Norton, M. I., & Ariely, D. (2011). Building a Better America—One Wealth Quintile at a Time. Perspectives on Psychological Science, 6(1), 9–12. 
    Kraus, M. W., & Tan, J. J. (2015). Americans overestimate social class mobility. Journal of Experimental Social Psychology, 58, 101-111. 
    Kraus, M. W., Rucker, J. M., & Richeson, J. A. (2017). Americans misperceive racial economic equality. Proceedings of the National Academy of Sciences, 114(39), 10324-10331. 
    Tan, J. J., Kraus, M. W., Carpenter, N. C., & Adler, N. E. (2020). The association between objective and subjective socioeconomic status and subjective well-being: A meta-analytic review. Psychological Bulletin, 146(11), 970. 
    Recent op-ed by Kraus in LA Times about perceptions of inequality
    Photo by DS stories from Pexels

    • 48 min
    Episode 1. With Friends Like These, Who Needs Enemies?

    Episode 1. With Friends Like These, Who Needs Enemies?

    [UPDATED AUDIO] In this episode, Manny and Dylan chat with Will Blakey, a post-bac researcher at UNC. Will, along with social psychologist Kurt Gray, recently published a Substack article about our changing perceptions of evil in the world, and a psychological phenomenon known as “concept creep.” Why do we see more villains in the world now compared to 30 years ago?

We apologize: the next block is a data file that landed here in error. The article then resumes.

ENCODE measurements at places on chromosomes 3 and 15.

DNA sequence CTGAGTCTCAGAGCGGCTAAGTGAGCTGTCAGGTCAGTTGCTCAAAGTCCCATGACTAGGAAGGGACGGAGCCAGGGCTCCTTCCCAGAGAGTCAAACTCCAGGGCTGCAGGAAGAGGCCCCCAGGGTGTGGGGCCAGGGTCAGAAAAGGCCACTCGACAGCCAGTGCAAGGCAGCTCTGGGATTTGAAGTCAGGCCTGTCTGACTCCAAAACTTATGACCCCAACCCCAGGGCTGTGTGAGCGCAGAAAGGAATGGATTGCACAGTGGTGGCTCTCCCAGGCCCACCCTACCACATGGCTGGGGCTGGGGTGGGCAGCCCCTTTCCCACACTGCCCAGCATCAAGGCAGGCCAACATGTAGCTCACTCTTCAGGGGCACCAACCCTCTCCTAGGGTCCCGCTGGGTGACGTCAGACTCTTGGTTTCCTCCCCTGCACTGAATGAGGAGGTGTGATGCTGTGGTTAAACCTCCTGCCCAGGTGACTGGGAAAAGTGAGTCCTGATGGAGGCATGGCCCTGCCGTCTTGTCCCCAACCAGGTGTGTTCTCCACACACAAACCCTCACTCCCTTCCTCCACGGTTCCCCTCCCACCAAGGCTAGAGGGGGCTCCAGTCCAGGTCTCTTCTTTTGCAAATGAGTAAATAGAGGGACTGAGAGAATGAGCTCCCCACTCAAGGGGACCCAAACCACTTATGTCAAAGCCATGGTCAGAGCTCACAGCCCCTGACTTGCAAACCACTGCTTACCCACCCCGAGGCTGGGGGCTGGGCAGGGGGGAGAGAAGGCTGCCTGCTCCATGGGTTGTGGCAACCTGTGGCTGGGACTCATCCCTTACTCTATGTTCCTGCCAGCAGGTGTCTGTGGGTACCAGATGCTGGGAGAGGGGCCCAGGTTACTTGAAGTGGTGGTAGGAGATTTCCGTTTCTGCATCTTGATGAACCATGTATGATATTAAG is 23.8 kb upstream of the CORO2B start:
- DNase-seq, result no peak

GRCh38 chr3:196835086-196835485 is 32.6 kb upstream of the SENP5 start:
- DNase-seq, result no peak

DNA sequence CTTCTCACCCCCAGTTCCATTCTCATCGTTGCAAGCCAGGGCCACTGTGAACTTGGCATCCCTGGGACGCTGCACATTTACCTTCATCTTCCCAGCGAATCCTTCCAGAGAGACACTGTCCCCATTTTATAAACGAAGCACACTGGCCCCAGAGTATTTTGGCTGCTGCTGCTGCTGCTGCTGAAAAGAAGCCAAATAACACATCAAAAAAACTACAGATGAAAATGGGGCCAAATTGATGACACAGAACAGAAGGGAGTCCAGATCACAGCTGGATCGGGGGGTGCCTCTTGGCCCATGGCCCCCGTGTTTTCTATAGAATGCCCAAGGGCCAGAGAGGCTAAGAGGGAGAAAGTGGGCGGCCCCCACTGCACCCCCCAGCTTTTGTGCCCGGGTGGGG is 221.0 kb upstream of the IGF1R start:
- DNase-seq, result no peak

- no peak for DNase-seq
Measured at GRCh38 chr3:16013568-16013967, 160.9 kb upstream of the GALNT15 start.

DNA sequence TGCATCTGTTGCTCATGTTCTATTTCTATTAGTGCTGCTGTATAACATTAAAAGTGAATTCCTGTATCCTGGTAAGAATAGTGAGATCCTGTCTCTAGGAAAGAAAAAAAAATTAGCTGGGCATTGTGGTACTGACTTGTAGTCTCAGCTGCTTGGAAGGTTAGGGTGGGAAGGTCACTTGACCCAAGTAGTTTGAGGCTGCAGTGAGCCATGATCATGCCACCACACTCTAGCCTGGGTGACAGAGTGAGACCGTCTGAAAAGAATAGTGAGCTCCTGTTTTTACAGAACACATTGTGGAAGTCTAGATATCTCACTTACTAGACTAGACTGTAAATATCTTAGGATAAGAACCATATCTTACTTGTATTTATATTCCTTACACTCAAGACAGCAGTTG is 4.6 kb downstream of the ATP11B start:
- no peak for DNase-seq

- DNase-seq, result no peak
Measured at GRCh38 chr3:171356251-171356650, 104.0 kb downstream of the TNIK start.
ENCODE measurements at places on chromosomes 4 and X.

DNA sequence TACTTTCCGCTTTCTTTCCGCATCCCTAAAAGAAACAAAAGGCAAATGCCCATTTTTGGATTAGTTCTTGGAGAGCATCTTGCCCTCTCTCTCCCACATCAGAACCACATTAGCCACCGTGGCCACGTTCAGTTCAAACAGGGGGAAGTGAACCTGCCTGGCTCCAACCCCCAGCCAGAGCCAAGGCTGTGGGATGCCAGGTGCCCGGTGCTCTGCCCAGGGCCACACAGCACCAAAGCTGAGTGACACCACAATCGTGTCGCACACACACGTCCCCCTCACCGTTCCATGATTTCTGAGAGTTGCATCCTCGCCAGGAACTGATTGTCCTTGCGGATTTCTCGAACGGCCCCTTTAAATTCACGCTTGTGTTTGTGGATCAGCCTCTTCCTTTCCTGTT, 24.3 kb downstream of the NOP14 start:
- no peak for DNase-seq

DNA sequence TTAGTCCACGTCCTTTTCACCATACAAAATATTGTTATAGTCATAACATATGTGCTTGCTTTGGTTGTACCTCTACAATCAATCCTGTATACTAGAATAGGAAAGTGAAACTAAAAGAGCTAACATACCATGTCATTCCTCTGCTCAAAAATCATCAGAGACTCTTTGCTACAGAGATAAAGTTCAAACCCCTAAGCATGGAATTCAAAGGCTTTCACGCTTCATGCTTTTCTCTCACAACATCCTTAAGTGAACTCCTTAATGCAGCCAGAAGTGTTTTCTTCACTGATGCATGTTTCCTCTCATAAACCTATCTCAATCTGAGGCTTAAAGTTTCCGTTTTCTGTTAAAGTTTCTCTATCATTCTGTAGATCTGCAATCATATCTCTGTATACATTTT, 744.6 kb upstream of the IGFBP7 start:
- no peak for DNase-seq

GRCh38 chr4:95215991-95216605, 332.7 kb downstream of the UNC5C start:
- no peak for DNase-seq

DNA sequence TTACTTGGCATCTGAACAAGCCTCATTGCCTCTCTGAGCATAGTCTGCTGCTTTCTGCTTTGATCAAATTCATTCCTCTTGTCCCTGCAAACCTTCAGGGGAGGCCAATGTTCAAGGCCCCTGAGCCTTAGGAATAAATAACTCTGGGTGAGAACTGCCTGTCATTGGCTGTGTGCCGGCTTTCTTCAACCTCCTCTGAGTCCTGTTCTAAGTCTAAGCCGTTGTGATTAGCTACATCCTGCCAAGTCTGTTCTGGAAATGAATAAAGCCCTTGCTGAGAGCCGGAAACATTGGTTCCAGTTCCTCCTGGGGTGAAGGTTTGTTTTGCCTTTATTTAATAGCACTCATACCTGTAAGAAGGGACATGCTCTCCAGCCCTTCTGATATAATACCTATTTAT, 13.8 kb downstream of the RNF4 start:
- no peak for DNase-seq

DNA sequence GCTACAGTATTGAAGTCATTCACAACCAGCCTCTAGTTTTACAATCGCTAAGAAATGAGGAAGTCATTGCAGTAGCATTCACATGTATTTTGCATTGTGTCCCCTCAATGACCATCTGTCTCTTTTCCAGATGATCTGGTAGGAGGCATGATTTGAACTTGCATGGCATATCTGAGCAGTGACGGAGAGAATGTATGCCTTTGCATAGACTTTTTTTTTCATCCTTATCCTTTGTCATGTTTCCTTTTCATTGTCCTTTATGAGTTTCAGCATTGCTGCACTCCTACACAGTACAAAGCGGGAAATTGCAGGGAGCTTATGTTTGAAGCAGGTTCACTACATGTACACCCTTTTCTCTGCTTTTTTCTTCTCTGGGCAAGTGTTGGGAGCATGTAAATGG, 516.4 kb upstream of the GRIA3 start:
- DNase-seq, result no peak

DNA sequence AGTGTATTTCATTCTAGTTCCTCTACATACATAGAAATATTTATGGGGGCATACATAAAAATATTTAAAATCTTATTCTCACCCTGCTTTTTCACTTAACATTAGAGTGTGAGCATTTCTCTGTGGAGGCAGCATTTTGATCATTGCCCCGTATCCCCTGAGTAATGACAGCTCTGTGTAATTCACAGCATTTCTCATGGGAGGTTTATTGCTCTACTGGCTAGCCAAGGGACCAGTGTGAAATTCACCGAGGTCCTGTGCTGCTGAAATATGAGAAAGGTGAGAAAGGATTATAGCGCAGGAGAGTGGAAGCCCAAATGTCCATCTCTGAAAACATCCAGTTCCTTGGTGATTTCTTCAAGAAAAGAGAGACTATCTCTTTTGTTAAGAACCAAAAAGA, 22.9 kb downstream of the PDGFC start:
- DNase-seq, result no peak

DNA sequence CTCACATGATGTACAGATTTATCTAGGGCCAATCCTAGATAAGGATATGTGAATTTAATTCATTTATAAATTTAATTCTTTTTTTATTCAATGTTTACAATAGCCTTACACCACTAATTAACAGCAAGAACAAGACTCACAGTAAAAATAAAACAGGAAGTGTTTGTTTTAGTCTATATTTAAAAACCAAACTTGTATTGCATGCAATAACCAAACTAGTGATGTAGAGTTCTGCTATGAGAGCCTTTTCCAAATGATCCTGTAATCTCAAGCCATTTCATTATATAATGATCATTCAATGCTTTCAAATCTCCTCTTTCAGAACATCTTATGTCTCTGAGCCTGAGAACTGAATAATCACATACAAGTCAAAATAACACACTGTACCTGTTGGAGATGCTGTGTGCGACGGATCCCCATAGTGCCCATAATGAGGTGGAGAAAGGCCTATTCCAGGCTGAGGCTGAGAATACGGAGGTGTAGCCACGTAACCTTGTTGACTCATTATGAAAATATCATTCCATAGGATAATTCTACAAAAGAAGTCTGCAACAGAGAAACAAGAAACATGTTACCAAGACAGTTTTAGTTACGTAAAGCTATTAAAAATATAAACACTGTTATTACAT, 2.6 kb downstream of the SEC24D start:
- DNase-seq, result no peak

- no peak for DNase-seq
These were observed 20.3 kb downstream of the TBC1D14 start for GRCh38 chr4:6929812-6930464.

Notes:


    Will and Kurt’s Substack article.
    Haslam (2016) Concept Creep: Psychology's Expanding Concepts of Harm and Pathology, Psychological Inquiry, 27:1, 1-17
    Haslam et al. (2021) Concept Creep and Psychiatrization. Frontiers in Sociology.
    Concept Creep example #1 and example #2.
    Gray & Wegner (2012). Morality takes two: Dyadic morality and mind perception.
    Pinker (2011): The Better Angels of Our Nature.
    Ferguson (2009): Pinker's List: Exaggerating Prehistoric War Mortality
    The Progress Paradox

    • 1 hr 16 min